Colleen Cronin 

Have you tried calamari yet? Rhode Island’s famous calamari?

Ashish Jha 

Oh my god, I’ve tried at least … somewhere between half a dozen and a dozen different places at some point. And not that we’d want to ever make a podcast all about the different calamari places, but maybe I need to write up, like, my personal experience with Rhode Island calamari and what I like the most, but we probably would create a bit of tension across restaurants … We’d have to be careful.

Colleen Cronin 

Oh, we can maybe have you write a guest column for The Brown Daily Herald?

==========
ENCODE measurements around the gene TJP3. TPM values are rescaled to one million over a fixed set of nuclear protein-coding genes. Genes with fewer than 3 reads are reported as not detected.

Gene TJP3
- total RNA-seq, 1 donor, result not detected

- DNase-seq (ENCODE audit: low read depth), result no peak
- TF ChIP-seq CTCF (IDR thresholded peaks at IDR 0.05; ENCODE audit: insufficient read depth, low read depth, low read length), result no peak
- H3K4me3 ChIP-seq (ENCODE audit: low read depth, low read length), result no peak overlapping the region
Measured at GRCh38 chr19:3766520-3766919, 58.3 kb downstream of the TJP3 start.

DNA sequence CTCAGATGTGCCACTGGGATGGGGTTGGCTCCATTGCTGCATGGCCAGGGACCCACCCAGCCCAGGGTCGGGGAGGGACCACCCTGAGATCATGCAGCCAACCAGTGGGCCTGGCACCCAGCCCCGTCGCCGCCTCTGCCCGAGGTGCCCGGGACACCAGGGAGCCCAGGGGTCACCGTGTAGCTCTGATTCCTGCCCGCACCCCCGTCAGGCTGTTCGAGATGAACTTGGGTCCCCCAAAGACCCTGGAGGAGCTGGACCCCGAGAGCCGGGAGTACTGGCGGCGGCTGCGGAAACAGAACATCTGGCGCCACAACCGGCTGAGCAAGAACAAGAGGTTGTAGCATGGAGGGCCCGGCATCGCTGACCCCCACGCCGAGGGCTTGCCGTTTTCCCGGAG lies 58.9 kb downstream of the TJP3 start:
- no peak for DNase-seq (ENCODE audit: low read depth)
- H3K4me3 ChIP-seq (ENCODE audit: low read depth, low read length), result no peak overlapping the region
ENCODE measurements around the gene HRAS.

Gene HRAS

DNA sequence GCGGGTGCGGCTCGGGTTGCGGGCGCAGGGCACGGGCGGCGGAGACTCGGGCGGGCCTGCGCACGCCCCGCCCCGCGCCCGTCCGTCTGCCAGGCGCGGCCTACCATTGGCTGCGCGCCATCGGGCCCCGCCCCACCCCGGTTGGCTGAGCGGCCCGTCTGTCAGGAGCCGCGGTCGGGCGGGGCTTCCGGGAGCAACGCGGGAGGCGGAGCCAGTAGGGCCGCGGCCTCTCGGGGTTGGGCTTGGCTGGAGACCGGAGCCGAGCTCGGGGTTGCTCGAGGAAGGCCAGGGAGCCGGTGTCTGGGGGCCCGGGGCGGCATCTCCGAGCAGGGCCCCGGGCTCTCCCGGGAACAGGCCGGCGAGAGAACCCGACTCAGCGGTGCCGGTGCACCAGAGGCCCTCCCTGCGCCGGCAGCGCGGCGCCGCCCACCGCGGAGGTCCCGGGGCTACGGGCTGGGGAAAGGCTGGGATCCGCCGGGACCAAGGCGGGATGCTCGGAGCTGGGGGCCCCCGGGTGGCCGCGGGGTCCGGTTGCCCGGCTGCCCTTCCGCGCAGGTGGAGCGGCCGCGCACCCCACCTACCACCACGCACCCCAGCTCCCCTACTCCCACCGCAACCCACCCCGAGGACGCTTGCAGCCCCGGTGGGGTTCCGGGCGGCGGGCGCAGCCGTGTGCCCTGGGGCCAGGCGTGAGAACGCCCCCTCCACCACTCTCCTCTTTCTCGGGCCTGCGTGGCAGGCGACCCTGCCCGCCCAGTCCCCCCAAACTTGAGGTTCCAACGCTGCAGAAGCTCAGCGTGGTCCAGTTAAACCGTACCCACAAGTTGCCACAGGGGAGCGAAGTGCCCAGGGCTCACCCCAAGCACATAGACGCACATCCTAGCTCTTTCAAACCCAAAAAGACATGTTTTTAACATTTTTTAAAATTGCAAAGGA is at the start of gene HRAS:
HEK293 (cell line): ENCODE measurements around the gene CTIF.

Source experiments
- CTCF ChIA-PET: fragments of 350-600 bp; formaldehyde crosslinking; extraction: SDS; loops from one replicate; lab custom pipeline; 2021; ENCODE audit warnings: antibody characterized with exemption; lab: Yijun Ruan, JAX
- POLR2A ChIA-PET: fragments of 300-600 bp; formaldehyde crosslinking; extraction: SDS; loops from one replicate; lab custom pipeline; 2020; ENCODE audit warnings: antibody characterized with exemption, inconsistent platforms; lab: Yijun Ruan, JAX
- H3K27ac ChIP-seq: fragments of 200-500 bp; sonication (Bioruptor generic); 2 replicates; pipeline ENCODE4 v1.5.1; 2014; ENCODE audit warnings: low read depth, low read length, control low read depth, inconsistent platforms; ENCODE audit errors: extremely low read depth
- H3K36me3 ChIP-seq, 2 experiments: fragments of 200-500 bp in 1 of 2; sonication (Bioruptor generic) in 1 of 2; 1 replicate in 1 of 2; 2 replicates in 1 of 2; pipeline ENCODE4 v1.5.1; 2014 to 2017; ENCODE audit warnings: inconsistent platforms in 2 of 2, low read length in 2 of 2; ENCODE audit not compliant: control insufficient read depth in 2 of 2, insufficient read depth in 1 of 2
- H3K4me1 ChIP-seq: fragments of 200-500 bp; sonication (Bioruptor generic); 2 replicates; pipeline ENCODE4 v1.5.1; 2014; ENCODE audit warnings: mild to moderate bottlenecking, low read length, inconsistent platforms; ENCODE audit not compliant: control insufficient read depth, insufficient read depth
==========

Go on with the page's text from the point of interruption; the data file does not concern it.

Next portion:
Ashish Jha 

That would be awesome. “My Adventures with Rhode Island Calamari.” 

Colleen Cronin 

Oh, and then also you’ll have to tell us about coffee milk and your opinions on that. So I’m just sort of asking you what have you been up to this week in terms of public health stuff? I’m sure you have been following everything that’s going on. I saw news this morning about Pfizer potentially getting an emergency approval for mid-November. I don’t know if you’ve seen that breaking news. And then of course, Johnson and Johnson, there is an issue with mysterious illness coming out of their trial. So I’m wondering, you know, what are you thinking about that this week?

Ashish Jha